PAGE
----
Rock Of Ages performed at The Theatre Royal Nottingham on Monday 9th June 2014.

Reviewer: Sandra Cooper

Rock Of Ages is a show that boasts big hair, big chords and skimpy outfits. It’s pitched somewhere between Wayne’s World and a grungy LA strip joint. This jukebox musical takes a series of soft rock anthems from mostly the 80’s and fuses them with a tongue in cheek story about a bar in LA that faces closure because of greedy property developers.

So far as the story itself goes, Lonny (played brilliantly by Stephen Rahman-Hughes) is the sound guy in the Bourbon Room; a rock joint on the Sunset Strip, run by Daniel Fletcher’s loveable old hippy character, Dennis Dupree. Once he gets going, Rahman-Hughes puts in a strong turn as the narrator, taking the story forward whilst playing up the smut and delivering on the innuendo.

Working as a waiter is Drew (ex Hear Say member Noel Sullivan), who hopes to have help on his first step on the road to rock god stardom. Looking rather like a young Jonathan Ross with his floppy haired wig, Sullivan cuts just the right tone with his bright eyed puppyish attitude. Never more than when he spies Cordelia Farnworth’s Sherrie, a naive new girl in town in her own search to become a star.

But just when it looks like nothing but a good time will be had by all, the city that was built on Rock ‘N’ Roll is in danger of being torn down and turned into a shopping mall thanks to Jack Lord’s dastardly German character, Hertz Klinemann and his young son Franz, played by Cameron Sharp, and who just fizzled with comic intervention. We should also mention rock god Stacee Jaxx (Ben Richards) who fully got into the spirit of things as an amoral, narcissistic rock god; chewing up the scenery as a womanising rock star who muscled in on Sherrie.

So a love story between Sherrie and Drew is thrown into the mix, along with a story of how to save the bar. But for the most part it is all very pure and simple as the guys hang out, drink beer and sport leather and denim, while the girls wander around in stockings, suspenders, skirts that barely cover the bottom and a preponderance of screaming fluorescent pink.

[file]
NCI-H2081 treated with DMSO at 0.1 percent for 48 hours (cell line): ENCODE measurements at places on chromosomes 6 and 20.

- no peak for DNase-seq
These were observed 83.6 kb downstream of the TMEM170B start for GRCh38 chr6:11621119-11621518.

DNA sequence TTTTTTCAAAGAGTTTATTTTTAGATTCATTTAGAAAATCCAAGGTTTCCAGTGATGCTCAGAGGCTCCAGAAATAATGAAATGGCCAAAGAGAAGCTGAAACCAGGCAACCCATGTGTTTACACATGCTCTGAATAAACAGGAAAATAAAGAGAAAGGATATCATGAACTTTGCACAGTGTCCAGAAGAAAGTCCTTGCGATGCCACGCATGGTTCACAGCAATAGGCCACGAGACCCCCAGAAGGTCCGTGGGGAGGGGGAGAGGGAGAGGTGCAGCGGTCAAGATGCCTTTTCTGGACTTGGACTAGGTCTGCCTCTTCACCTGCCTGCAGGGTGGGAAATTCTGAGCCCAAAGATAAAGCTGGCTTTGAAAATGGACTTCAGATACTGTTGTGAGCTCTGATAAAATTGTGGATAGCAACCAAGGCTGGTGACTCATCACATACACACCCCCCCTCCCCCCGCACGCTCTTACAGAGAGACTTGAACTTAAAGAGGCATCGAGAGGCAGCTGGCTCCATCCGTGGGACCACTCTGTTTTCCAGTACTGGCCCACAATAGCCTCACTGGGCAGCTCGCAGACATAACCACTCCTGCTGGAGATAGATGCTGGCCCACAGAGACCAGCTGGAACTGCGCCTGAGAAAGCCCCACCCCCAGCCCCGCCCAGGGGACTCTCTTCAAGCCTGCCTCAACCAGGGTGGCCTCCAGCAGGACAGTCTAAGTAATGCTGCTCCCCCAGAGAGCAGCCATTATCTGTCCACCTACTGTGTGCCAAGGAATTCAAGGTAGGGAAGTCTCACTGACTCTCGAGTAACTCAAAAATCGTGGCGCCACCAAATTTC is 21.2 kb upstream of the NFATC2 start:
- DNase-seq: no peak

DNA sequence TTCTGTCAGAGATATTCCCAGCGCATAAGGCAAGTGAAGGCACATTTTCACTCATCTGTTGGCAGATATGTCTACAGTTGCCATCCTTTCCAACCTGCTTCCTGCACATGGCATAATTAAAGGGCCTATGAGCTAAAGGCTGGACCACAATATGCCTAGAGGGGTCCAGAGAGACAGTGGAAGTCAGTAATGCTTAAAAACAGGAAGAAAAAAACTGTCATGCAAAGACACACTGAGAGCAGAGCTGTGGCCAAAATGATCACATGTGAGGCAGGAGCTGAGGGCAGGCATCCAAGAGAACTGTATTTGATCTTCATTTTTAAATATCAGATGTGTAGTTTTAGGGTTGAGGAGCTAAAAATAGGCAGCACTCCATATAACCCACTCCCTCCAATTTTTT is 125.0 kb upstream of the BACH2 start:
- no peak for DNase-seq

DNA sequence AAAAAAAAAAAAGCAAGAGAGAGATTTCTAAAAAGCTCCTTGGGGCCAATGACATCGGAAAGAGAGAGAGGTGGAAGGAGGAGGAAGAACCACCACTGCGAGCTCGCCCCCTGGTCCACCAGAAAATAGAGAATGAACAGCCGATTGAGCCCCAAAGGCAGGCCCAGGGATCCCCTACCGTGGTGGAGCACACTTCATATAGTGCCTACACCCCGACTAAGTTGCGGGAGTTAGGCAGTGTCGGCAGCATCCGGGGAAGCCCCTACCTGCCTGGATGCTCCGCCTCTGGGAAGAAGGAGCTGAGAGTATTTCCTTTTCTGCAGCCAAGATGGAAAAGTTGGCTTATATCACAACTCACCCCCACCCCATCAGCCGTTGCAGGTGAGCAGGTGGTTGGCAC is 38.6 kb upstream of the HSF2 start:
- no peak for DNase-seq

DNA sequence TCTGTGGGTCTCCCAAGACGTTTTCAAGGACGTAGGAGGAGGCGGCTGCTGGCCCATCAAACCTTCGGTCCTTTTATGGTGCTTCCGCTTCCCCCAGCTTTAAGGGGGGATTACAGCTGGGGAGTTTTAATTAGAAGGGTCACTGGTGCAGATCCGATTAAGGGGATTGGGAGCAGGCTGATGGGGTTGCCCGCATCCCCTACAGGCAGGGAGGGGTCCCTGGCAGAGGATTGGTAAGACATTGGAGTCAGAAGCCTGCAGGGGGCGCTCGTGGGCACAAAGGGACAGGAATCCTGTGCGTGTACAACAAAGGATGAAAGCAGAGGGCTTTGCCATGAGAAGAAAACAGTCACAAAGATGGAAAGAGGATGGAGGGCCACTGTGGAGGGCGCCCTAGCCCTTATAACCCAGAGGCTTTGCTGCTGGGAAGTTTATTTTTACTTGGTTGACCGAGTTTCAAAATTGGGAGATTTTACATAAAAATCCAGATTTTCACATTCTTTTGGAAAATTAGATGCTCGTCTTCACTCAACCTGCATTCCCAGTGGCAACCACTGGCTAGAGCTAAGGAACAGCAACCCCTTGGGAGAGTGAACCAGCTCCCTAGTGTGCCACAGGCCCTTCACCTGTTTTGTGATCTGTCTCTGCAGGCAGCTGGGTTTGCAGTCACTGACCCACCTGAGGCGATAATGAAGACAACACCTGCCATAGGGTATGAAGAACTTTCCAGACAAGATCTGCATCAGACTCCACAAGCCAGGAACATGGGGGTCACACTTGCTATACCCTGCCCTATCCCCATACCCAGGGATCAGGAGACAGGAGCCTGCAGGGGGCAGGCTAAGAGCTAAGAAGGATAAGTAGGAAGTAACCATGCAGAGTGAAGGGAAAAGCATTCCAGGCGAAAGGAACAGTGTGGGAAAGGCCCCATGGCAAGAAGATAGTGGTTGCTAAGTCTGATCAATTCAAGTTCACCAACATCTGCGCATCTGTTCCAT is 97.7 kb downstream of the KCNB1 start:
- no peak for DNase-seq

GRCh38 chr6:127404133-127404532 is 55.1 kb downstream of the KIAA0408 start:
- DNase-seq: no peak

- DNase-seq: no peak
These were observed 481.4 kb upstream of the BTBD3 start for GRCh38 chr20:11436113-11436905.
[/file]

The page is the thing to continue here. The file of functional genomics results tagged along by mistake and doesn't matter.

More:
Rock Of Ages fires on all cylinders as far as effort and energy is concerned. This solid cast is certainly a key component to this, but special mention must go to Beowulf Boritt’s terrific set as well as the brilliant costume design work and the bombastic high-octane lighting which makes this show a sumptuous, visceral explosion of colour and vibrancy, particularly for a touring company. Also worthy of some accolades were the live rock band who played discreetly at the back of the set until required to come forward to show how this theatre can truly be rocked.

Whilst to be honest, the show does take a little time to settle down, particularly the first act; one moment the humour can be of a borderline infantile nature, and next a fairly brazen adult vibe can take over, with suitably raunchy on stage action to watch. But it is the music that carries this show through. As the soft rock, the power ballads and the pomp anthems keep on rolling, this is perfect stuff for anyone who can appreciate the irony of bopping out on the disco dance floor to the likes of Foreigner, Journey, Twisted Sister and of course, Starship’s, We Built This City.

At the final countdown, the show works up to a huge, guitar welding finale, as it shows just how to deliver on the entertainment front. It finishes with a rock out which is several orders of magnitude more entertaining than any which has gone before, leaving the audience with no alternative but to sing and clap along to the infectiousness of it all.